Depression is difficult. It’s a powerful illness that negatively impacts millions of lives.
The good news is that depression treatment works. It’s estimated that 80-90% of people get better with treatment, often seeing significant improvement within just weeks of starting. People beat depression every single day.
That doesn’t mean it’s easy. Depression treatment takes time and consistency and can require taking a close look at some painful and challenging issues in our lives.
If you are unsure if what you are experiencing is depression, you may want to review the Signs and Symptoms of Depression.
What are the typical treatments for depression?
If you have been diagnosed with depression, the first thing your doctor or therapist will likely explain to you is that there are three main treatments for depression: medication, therapy, and self care. Let’s walk through each of them so you have a good understanding of each.
Medication is good at reducing the symptoms of depression and the impact it’s having on your life. Many people find that medication simply makes them feel better. They often feel less sad, less weighed down, and have more energy, allowing them to get back into their life. Antidepressant medication works by affecting the availability of certain neurotransmitters — the brain’s chemical messengers.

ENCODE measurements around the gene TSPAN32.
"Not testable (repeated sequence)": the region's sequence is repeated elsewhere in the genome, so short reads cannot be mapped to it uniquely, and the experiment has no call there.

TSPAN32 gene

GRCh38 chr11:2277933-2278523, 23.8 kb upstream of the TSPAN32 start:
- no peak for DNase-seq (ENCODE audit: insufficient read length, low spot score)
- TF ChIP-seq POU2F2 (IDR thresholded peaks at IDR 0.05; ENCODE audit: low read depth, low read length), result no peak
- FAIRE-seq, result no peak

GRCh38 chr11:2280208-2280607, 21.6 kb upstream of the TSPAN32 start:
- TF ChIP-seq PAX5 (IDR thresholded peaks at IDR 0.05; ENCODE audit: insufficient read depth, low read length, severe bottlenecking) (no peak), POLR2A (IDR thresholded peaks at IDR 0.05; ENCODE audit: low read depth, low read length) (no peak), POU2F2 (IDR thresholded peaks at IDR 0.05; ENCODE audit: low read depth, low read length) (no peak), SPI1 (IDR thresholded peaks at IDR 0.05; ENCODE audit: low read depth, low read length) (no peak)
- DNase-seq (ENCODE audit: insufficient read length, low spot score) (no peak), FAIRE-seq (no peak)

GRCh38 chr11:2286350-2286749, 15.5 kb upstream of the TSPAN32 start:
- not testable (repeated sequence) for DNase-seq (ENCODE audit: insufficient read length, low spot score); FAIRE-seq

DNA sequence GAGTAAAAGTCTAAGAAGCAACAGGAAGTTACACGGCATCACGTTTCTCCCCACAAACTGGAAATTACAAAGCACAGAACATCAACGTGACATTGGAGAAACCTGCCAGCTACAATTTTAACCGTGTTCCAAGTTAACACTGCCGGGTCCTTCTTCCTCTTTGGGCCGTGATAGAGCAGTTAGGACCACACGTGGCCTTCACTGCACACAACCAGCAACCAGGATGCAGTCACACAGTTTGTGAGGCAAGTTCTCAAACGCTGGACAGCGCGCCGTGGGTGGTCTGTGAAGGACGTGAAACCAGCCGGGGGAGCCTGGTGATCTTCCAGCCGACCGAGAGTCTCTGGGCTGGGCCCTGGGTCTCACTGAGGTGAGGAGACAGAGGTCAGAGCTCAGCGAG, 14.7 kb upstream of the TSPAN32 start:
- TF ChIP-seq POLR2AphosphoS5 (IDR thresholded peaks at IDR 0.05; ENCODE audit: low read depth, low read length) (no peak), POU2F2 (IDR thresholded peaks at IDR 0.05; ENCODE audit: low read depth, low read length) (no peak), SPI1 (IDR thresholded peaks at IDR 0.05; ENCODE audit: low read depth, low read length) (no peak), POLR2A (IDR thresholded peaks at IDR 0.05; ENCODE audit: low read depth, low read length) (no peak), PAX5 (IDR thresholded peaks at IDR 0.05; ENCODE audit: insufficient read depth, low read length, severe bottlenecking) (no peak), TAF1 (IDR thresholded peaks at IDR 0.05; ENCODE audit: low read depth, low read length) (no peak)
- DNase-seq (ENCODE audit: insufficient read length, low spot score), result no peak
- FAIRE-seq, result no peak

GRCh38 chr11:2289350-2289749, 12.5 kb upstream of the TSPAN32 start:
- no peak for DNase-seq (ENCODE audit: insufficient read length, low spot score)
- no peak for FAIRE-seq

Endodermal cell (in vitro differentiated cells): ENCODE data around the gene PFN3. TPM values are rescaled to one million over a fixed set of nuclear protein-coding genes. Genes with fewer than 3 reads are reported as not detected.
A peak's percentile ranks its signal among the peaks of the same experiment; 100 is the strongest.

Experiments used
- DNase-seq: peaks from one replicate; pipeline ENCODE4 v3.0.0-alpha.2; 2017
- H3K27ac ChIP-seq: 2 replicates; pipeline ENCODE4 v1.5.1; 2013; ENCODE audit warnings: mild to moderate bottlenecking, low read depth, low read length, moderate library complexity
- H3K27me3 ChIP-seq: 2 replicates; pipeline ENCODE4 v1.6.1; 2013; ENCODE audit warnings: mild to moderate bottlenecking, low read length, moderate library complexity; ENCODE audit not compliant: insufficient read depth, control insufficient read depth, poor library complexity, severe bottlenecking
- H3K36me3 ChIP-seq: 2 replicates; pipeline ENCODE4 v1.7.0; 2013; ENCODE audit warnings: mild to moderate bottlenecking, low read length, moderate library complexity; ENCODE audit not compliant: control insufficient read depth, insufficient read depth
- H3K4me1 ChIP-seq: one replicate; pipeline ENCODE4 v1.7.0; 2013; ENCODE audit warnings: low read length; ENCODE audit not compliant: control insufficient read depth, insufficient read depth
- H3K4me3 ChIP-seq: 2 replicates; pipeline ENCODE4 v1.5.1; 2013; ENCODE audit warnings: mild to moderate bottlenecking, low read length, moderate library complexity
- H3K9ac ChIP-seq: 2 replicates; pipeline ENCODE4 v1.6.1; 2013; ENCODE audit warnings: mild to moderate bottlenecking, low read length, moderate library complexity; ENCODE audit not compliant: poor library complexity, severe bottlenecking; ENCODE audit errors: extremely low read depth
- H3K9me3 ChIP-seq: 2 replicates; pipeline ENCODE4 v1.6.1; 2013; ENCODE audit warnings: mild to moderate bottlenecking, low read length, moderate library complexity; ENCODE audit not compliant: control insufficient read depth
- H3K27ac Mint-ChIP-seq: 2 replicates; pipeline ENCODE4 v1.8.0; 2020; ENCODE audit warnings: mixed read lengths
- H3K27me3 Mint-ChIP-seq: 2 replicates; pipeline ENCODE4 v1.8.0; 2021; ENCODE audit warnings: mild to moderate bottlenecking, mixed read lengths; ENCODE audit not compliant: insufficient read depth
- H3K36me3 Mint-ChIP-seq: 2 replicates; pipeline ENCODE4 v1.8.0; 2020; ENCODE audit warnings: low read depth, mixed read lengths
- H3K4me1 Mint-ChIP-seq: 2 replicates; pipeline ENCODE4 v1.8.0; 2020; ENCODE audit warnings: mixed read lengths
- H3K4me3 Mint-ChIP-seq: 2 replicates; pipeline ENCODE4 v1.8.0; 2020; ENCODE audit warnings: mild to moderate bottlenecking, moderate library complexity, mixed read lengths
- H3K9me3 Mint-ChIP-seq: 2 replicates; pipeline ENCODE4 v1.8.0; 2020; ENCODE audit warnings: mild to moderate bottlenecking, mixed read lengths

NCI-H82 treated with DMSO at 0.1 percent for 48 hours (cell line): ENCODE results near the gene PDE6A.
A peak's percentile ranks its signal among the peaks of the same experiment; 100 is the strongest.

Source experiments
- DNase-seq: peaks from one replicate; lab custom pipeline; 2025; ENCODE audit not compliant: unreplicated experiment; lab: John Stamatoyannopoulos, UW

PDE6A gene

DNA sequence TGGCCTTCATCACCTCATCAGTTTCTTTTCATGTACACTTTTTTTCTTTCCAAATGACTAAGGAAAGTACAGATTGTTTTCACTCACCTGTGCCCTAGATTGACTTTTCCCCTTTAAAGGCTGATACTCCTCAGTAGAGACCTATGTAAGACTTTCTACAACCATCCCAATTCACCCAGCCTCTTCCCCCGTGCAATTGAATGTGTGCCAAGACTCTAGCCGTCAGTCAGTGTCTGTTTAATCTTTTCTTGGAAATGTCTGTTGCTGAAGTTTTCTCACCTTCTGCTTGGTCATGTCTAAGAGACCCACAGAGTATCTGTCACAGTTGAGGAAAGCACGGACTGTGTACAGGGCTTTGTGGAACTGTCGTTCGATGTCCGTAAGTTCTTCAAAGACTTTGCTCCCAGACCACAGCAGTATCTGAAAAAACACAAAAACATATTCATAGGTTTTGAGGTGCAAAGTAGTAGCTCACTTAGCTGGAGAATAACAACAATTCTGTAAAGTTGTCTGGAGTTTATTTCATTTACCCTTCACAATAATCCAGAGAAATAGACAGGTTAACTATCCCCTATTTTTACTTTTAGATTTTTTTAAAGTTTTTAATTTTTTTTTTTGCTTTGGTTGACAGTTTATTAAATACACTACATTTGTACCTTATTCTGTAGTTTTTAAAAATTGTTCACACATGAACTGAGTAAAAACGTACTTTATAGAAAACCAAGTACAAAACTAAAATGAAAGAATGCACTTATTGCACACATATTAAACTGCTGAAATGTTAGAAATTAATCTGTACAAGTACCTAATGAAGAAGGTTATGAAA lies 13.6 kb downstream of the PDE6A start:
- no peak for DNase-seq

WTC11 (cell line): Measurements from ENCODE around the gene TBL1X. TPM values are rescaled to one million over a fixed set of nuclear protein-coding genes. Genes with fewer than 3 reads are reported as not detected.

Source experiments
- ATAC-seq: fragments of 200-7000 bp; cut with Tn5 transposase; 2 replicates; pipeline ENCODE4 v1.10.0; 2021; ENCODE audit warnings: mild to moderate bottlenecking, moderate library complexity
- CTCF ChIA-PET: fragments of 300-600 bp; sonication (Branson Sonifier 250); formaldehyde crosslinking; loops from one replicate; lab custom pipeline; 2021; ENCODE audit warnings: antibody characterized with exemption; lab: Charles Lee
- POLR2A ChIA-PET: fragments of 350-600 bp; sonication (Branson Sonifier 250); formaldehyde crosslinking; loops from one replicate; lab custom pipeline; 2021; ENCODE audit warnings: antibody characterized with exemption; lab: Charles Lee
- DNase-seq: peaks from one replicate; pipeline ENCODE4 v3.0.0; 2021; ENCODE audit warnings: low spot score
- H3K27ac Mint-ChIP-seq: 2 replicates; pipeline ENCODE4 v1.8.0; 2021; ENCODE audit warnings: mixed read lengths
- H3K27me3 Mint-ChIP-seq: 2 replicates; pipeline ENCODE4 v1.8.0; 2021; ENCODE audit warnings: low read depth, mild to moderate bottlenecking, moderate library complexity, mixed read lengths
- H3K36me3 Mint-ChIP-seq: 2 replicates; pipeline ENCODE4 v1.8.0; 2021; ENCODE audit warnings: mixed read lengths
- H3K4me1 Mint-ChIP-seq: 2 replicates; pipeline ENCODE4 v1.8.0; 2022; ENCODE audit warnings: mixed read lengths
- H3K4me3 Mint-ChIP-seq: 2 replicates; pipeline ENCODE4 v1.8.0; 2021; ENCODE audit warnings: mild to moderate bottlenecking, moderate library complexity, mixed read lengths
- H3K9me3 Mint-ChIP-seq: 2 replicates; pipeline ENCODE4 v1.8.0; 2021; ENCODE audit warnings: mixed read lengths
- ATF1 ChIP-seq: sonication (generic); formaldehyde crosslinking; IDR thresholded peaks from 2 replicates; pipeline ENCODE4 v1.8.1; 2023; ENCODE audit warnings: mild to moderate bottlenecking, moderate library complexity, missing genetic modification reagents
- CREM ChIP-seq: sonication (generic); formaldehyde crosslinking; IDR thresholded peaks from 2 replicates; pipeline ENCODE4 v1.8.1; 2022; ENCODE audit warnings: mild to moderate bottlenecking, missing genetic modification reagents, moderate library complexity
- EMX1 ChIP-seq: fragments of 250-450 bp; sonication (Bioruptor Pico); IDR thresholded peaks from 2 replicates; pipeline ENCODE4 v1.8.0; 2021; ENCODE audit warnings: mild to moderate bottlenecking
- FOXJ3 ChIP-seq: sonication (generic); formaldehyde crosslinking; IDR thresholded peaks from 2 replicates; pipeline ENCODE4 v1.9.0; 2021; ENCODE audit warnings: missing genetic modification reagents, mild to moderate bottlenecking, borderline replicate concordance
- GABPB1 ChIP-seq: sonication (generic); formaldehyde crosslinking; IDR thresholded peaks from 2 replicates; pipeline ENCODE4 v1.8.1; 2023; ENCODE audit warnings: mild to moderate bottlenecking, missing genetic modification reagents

One way to think about medication is like a splint for a sprained ankle. Wearing a splint allows your ankle to heal to the point where you could start walking or running on your own again. Medication can provide a similar boost with depression. Many people experience significant benefits in the first 12 weeks and once improvement is sustained for 6 months, the majority of people can begin to wean off their medication without symptoms returning.
Therapy is a time tested treatment for depression. There are multiple pragmatic approaches to depression therapy that have shown to work well in research studies:
- Cognitive Behavioral Therapy (CBT): The core principle of CBT is that there is a fundamental connection between how we think, how we act, and how we feel. It offers simple and useful approaches to help people recognize negative patterns in how they think and act and replace them with healthier ones to improve how they feel.